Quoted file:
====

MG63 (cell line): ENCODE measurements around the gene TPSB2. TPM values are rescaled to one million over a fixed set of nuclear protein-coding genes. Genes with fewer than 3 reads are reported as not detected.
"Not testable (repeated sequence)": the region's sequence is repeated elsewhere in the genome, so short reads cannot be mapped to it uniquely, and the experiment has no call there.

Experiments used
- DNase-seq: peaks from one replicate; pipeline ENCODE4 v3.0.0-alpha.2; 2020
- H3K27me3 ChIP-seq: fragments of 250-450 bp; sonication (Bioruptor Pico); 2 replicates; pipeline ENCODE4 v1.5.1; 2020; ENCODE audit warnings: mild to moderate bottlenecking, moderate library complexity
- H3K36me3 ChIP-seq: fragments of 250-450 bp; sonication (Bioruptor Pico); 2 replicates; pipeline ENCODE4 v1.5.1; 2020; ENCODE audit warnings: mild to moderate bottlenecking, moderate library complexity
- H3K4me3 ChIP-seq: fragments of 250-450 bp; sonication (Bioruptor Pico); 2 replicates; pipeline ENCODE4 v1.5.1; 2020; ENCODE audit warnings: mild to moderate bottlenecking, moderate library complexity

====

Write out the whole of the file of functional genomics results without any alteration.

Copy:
MG63 (cell line): ENCODE measurements around the gene TPSB2. TPM values are rescaled to one million over a fixed set of nuclear protein-coding genes. Genes with fewer than 3 reads are reported as not detected.
"Not testable (repeated sequence)": the region's sequence is repeated elsewhere in the genome, so short reads cannot be mapped to it uniquely, and the experiment has no call there.

Experiments used
- DNase-seq: peaks from one replicate; pipeline ENCODE4 v3.0.0-alpha.2; 2020
- H3K27me3 ChIP-seq: fragments of 250-450 bp; sonication (Bioruptor Pico); 2 replicates; pipeline ENCODE4 v1.5.1; 2020; ENCODE audit warnings: mild to moderate bottlenecking, moderate library complexity
- H3K36me3 ChIP-seq: fragments of 250-450 bp; sonication (Bioruptor Pico); 2 replicates; pipeline ENCODE4 v1.5.1; 2020; ENCODE audit warnings: mild to moderate bottlenecking, moderate library complexity
- H3K4me3 ChIP-seq: fragments of 250-450 bp; sonication (Bioruptor Pico); 2 replicates; pipeline ENCODE4 v1.5.1; 2020; ENCODE audit warnings: mild to moderate bottlenecking, moderate library complexity